This Island Earth
The first photos of Earth from space by the NOAA/NASA GOES-16 satellite are simply spectacular. Take a look at the images in our full gallery here.
In this image, the entire Earth is visible in a composite color visible image is from 1:07 p.m. EDT on Jan. 15, 2017 and was created using several of the 16 spectral channels available on the GOES-16 Advanced Baseline Imager (ABI) instrument. The image shows North and South America and the surrounding oceans. GOES-16 observes Earth from an equatorial view approximately 22,300 miles high, creating full disk images like these, extending from the coast of West Africa, to Guam, and everything in between. Read the full story here.
GOES-16 Nor’easter March 7, 2018
A full-disk view of the Earth on March 7, 2018 as seen by the GOES-16 weather satellite at 10:26 a.m. EST (1526 GMT).
GOES-16 Snowstorm Convective Clouds
Convective clouds add a touch of fluffy beauty to the powerful snowstorm over the northeastern United States on March 7, 2018 in this view from the GOES-16/GOES-East weather satellite.
GOES-16 Close View of March 7 Storm
This close-up view from a full Earth image by GOES-16 weather satellite shows the powerful nor’easter bringing snow to the northeastern U.S. on March 7, 2018 at 10:26 a.m. EST (1526 GMT).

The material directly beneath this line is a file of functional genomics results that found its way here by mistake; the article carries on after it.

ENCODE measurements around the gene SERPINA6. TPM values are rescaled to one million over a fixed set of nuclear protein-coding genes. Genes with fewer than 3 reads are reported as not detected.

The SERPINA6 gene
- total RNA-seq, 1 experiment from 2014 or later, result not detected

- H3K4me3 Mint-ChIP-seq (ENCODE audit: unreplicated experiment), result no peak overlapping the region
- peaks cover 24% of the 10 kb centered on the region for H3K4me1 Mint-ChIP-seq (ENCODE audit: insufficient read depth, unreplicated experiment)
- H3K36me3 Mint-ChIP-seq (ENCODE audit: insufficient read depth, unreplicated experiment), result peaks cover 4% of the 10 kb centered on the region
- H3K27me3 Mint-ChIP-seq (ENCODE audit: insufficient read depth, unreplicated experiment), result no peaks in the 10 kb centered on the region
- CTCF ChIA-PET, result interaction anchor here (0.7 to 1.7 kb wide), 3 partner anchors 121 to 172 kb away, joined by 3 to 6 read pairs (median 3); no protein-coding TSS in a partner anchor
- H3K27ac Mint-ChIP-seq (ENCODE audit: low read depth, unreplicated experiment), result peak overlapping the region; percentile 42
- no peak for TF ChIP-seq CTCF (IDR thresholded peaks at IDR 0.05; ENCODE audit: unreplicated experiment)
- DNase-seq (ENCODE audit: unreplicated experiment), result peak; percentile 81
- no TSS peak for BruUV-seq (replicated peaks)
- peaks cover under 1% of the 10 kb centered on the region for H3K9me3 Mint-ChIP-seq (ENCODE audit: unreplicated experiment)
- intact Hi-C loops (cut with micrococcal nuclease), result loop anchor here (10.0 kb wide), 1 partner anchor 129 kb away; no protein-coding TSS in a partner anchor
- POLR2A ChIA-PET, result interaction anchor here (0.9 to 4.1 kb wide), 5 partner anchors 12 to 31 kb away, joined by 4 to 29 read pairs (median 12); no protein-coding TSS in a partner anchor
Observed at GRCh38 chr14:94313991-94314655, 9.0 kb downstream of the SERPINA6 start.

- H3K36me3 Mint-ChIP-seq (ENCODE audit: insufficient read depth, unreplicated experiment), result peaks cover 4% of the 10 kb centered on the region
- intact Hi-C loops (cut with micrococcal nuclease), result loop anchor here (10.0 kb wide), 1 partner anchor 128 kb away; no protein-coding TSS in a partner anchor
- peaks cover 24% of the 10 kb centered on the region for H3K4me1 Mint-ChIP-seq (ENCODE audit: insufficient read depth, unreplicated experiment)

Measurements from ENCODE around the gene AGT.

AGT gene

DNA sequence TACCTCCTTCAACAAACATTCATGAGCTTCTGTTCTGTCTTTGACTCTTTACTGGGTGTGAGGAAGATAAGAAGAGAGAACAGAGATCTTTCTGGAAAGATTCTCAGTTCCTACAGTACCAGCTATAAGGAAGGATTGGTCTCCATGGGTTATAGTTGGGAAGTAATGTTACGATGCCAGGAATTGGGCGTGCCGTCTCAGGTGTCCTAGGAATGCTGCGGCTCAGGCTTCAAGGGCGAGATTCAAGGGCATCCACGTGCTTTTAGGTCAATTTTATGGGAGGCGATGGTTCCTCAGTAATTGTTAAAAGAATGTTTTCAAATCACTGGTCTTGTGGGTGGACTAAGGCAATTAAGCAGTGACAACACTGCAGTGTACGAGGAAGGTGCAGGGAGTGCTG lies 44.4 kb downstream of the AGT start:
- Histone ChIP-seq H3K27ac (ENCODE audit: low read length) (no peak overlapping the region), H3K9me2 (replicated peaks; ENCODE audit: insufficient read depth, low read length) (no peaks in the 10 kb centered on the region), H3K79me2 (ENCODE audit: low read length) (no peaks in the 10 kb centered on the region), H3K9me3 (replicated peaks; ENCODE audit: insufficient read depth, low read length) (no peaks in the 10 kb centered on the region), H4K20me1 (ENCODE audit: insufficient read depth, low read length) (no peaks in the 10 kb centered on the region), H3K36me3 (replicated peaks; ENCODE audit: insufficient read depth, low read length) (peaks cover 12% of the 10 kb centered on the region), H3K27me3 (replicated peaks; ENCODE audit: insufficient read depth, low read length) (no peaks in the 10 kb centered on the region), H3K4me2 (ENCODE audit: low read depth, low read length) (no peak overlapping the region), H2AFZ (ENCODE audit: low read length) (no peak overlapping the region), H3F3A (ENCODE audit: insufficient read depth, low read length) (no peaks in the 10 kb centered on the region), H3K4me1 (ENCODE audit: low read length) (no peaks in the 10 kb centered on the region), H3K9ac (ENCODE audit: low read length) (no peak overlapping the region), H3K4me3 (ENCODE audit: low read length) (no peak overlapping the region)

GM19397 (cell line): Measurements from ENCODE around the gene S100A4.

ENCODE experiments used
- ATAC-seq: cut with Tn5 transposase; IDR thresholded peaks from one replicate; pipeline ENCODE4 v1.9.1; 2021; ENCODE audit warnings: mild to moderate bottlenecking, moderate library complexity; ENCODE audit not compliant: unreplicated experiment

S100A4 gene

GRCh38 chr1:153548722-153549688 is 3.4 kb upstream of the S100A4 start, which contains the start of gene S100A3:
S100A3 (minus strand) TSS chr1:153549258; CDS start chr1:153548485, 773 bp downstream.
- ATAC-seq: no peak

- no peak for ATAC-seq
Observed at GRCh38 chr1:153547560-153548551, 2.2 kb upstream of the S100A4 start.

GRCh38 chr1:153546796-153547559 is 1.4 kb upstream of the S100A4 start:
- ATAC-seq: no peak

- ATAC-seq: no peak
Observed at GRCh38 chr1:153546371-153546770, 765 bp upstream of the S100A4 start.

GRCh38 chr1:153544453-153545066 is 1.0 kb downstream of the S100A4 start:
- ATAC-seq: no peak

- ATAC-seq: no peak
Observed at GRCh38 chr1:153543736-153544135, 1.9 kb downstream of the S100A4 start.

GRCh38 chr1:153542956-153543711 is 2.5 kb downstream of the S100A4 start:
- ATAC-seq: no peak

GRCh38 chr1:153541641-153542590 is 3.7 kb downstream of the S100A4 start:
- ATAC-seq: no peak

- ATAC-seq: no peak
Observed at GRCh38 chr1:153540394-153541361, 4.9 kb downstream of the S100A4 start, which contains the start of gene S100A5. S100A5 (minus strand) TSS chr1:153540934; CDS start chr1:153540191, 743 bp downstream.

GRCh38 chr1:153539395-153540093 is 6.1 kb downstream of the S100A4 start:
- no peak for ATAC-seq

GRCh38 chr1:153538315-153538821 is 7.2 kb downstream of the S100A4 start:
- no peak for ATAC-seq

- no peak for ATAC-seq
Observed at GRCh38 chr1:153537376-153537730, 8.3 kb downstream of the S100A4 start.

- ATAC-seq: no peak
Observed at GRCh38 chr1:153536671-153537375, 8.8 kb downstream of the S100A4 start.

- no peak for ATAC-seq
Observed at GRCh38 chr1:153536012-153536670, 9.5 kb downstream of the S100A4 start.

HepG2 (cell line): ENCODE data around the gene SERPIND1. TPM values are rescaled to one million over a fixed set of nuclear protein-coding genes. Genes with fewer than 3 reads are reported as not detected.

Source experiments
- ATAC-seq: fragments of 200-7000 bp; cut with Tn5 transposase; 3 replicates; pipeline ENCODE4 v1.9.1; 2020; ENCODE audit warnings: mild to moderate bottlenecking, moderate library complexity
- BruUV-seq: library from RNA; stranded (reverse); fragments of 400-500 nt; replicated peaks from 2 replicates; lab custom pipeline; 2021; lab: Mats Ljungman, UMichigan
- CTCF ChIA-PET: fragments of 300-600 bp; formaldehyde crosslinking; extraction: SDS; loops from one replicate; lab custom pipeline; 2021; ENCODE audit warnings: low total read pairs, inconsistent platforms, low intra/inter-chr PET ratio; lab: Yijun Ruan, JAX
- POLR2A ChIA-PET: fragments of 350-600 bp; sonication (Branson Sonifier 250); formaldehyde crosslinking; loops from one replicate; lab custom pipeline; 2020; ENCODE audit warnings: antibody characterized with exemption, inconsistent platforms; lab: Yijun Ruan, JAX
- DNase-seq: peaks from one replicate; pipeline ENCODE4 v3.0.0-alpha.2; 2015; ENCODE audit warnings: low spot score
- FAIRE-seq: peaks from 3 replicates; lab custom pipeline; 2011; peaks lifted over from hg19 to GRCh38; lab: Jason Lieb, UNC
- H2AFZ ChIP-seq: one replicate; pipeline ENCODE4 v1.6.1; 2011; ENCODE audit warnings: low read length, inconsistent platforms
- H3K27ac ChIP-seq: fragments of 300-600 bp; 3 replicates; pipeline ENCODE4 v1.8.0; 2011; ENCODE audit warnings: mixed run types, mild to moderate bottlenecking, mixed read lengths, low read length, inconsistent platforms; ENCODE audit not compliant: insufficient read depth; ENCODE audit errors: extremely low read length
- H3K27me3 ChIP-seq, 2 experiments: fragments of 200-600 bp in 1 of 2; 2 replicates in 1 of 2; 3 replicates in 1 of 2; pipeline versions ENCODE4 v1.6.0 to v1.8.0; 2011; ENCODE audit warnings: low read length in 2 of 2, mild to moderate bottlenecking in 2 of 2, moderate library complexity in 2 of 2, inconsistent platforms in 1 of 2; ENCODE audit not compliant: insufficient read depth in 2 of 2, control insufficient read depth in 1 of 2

Bomb Cyclone Storm Size
The massive size of a powerful nor’easter, called a bomb cyclone, on the U.S. East Coast is seen in this image by the GOES-East weather satellite taken on Jan. 4, 2018.
A Lunar Photobomb
The moon photobombed this view of the Earth as GOES-16 looked across the surface of the Earth on January 15. GOES-16 will use the moon for calibration, a method also used by its predecessors.
GOES 16 in Space
GOES-16 launched into space on Nov. 19, 2016 and was formerly known as GOES-R. Eventually, it will be known as either GOES-East or GOES-West.
North America from Space
This GOES-16 view clearly shows the significant storm system that crossed North America. It was taken on Jan. 15, 2017 during a weather event that caused freezing and ice in dangerous conditions across the United States that resulted in loss of life.
Advanced Baseline Imager
This 16-panel image from GOES-16 shows the continental United States in the two visible, four near-infrared and 10 infrared channels on ABI. According to NOAA, these channels help forecasters distinguish between differences in the atmosphere like clouds, water vapor, smoke, ice and volcanic ash. GOES-16 has three-times more spectral channels than earlier generations of GOES satellites.
Dust Off of Africa
Here, the Saharan Dust Layer can be discerned in the far right edge of this image of Earth. According to a NOAA description, this dry air from the coast of Africa can have impacts on tropical cyclone intensity and formation. GOES-16 can observe this phenomenon with 16 spectral channels to allow forecasters to study related hurricane intensification as storms approach North America.
The GOES-16 satellite captured this image of the Caribbean and Florida as they appear from orbit. The satellite captures the shallows waters of the Caribbean, which appears as a lighter blue.